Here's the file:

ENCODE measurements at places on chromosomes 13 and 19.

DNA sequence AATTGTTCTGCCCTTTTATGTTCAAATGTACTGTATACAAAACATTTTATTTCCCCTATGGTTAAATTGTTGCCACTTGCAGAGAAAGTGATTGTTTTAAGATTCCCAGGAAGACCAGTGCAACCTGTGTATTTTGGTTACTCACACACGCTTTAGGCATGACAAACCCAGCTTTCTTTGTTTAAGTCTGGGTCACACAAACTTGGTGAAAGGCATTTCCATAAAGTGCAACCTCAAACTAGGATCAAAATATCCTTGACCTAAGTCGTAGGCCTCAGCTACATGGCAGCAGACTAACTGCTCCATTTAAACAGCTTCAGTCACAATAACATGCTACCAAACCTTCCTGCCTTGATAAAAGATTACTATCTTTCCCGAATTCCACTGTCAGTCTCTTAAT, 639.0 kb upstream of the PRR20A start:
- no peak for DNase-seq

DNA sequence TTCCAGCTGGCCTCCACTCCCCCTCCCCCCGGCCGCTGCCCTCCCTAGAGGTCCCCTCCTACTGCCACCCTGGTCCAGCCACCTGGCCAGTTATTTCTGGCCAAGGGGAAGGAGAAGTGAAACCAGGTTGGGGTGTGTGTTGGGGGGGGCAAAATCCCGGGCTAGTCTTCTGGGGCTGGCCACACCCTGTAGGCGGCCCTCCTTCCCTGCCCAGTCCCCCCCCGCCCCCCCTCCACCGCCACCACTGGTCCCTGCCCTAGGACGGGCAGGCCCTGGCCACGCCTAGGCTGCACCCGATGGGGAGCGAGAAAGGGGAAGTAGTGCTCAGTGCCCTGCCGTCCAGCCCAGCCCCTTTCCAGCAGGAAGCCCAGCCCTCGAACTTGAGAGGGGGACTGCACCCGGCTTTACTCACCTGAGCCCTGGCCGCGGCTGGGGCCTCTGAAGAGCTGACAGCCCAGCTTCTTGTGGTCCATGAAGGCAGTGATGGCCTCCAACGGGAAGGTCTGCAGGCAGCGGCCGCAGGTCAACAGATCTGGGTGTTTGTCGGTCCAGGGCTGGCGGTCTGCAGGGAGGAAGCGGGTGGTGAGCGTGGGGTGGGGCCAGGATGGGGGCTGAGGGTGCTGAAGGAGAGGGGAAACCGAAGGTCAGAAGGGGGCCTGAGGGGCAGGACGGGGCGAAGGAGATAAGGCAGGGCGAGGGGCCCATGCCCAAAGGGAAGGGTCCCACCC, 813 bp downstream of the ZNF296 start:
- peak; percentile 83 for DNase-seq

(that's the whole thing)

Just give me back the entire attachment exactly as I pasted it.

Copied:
ENCODE measurements at places on chromosomes 13 and 19.

DNA sequence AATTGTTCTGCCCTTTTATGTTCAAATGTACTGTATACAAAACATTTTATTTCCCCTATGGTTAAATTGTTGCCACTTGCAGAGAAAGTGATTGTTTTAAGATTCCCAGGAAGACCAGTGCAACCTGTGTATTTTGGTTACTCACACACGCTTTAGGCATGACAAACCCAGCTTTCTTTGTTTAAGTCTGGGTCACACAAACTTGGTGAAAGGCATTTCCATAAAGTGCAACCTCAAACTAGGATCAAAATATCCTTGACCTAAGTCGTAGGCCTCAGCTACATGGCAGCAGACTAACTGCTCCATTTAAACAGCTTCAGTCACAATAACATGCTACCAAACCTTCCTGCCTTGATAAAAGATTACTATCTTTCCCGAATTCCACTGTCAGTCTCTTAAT, 639.0 kb upstream of the PRR20A start:
- no peak for DNase-seq

DNA sequence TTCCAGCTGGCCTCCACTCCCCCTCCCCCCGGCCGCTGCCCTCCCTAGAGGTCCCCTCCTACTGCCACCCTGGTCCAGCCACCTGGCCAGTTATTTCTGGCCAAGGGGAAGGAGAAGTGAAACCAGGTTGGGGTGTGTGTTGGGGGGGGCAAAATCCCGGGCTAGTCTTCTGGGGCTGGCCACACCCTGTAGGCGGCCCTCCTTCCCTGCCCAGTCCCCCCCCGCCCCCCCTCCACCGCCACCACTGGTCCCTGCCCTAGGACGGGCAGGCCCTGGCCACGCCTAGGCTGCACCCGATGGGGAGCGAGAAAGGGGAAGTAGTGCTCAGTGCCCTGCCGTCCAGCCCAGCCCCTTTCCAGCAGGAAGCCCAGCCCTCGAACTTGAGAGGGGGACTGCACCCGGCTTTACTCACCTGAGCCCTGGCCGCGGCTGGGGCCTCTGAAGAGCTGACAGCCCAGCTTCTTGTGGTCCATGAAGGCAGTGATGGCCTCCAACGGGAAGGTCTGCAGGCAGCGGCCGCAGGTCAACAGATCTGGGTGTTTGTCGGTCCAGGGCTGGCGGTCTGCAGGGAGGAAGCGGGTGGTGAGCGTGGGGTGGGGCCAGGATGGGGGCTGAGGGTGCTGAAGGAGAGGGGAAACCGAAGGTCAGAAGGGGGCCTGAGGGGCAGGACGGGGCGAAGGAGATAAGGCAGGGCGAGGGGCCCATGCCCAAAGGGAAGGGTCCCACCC, 813 bp downstream of the ZNF296 start:
- peak; percentile 83 for DNase-seq